A politician for all seasons
When it became clear that we did not yet have a president-elect, I determined not to waste time glued to the television set trying to follow the meandering route that will eventually give us our new president. Better to use the time, I thought, to reflect on the nature of democracy and the character of holders of public office. On this latter issue, a single act by Pope John Paul II has charted the course of my thinking over the past few weeks. On October 31 the pope proclaimed Sir Thomas More the patron saint of politicians. As Cardinal Roger Etchegaray explained, the pope wanted to remind politicians “of the absolute priority of God in the heart of public affairs.”
The choice was—perhaps surprisingly—uncontroversial. Among church folk, Anglicans presumably had the strongest grounds for objection to the pope’s decision; after all, More was profoundly opposed to their very raison d’être. Yet they honor him “as somebody who took a stand for what he believed in,” explained the chaplain of the Anglican All Saints Church in Rome. Even politicians did not protest the choice of their new patron saint. Were they all persuaded to follow More’s example and obey the voice of conscience, no matter what?
A good politician, we are told, will know how to turn any situation to his or her own advantage. No wonder, then, that some of them found in More a resource for proceeding with business as usual. As Alessandra Stanley reported in the New York Times, some Italian politicians were quick to see in More “a model for Latin lovers.” Did he not contemplate a ménage à trois in Utopia? mused former Italian president Francesco Cossiga. David Alton, a member of the English House of Lords, insisted that More would have been on his (Alton’s) more liberal side on such issues as human cloning and abortion. And though he “couldn’t offhand think of any colleagues willing to die for their beliefs,” he rather ungallantly offered up Anne Widdicombe, a Catholic member of Parliament and a right-to-life crusader, as a potential candidate.
Governor Bush could have enlisted More after the incident of the expletive hurled at a reporter. Had not the saint-to-be used scatological language against Luther, that “shit-devil (cocodemon)” who was “filled with shit (merda), dung (strecus) and excrement (coenum)”? Luther himself, of course, was hardly at a loss for similar terminology.
John Paul II had something else in mind, I am sure, when he elevated Sir Thomas More as a permanent example to public officials. More was a politician in the best sense of the word—an extraordinary man who used his immense talents for the public good. And he did what, in the culture of contemporary postindustrial societies, seems almost unimaginable: he chose to die rather than to compromise his conscience. He was a martyr.
Today we don’t know what to do with martyrs. For one thing, our beliefs increasingly take the form of “changing opinions” and “shifting perspectives” rather than “firm convictions” and “enduring truth claims.” Moreover, we no longer place much stock in an “afterlife” in which the rightness of our earthly actions will be validated before the ultimate judge, and so we don’t see what good could come from dying for one’s beliefs. More thought otherwise, and it is the power of these convictions, not just his great intellectual gifts and social skills, that made him both a great man and a great politician.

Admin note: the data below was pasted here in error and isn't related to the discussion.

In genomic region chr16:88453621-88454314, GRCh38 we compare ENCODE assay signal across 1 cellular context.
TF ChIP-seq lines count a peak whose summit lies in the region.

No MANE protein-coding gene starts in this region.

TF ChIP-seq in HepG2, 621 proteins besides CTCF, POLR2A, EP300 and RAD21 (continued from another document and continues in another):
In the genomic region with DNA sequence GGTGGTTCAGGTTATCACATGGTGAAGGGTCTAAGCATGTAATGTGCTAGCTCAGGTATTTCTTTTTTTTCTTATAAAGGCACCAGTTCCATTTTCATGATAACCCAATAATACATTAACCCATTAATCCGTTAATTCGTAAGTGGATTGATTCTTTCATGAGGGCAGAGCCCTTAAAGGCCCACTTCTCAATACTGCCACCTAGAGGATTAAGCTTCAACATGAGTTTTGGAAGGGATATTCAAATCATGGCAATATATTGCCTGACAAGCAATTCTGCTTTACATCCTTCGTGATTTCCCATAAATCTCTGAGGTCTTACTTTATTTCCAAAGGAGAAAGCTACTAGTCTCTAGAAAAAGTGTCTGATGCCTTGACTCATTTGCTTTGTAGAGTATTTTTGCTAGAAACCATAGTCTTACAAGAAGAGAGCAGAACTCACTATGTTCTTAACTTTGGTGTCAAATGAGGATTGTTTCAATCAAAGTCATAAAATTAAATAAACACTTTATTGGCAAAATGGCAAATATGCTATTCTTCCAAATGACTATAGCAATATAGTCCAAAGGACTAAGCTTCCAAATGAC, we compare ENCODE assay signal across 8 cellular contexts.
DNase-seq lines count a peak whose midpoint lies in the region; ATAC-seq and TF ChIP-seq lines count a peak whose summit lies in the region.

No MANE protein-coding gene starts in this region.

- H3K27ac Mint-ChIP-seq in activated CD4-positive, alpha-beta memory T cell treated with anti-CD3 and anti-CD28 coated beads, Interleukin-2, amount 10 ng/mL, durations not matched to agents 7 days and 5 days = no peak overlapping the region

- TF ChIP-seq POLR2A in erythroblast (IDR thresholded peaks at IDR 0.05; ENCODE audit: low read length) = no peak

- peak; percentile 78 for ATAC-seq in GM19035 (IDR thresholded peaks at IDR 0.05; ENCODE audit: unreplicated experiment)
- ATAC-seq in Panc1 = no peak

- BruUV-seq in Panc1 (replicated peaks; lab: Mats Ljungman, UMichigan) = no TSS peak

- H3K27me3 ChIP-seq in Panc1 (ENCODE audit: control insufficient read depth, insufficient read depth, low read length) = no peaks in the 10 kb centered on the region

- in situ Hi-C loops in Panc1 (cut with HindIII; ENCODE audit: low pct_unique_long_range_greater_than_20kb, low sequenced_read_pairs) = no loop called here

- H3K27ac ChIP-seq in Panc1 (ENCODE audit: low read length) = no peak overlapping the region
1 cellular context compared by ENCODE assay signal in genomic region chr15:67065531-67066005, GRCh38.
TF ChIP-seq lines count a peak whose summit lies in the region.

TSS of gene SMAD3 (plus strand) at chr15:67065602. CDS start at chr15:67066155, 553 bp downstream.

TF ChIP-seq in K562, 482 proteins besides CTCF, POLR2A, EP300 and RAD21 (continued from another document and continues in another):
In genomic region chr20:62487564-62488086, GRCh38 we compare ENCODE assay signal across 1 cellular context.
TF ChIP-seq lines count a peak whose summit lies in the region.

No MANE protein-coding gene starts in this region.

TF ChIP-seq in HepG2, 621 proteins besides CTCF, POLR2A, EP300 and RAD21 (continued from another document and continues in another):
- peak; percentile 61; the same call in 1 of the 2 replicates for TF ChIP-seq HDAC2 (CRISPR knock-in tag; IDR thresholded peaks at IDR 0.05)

And yet when I when read Peter Ackroyd’s Life of Thomas More, it was not More’s willingness to die for his beliefs that impressed me the most. It was rather what I would describe as his “generosity”—the kind of generosity this great man learned by meditating on the passion of Christ. Consider his last words to the court that had just sentenced him to death. The charge was that he was “attempting to deprive the king of his lawful title as supreme head of the Church of England, which is treason.” As More saw it, he was not guilty since he had done nothing and said nothing regarding the issue; he had simply kept silent. After he was judged guilty, and was asked whether he had “anythinge els to alleage for your defense,” he uttered these astonishing words:
More haue I not to say, my Lordes, but that like as the blessed Apostle St. Pawle, as we read in thactes of the Apostles, was present, and consented to the death of St Stephen, and kepte their clothes that stoned him to deathe, and yeat be they nowe both twayne holy Sainctes in heaven, and shall continue there friends for euer, So I verily truste, and shall therefore hartelye pray, that thoughe your Lordshippes have nowe here in the earthe bine Judges to my condemnaction, we may yeat herafter in heaven meerily all meete together, to our euerlasting saluacion. . . .
More was a condemned man. He had nothing to gain by sounding a conciliatory note. And yet he not only prayed for his executioners’ everlasting salvation, but expressed his desire to meet them in heaven. It takes courage to die for one’s beliefs, more courage than most of us have. But it takes true sainthood to desire to be “friends forever” with one’s enemies. More believed that there was something larger than his outstanding political career—the good of the people, the truth of his convictions and the love for neighbor that bridges the deepest enmity, all three values rooted in “the absolute priority of God.” What a politician!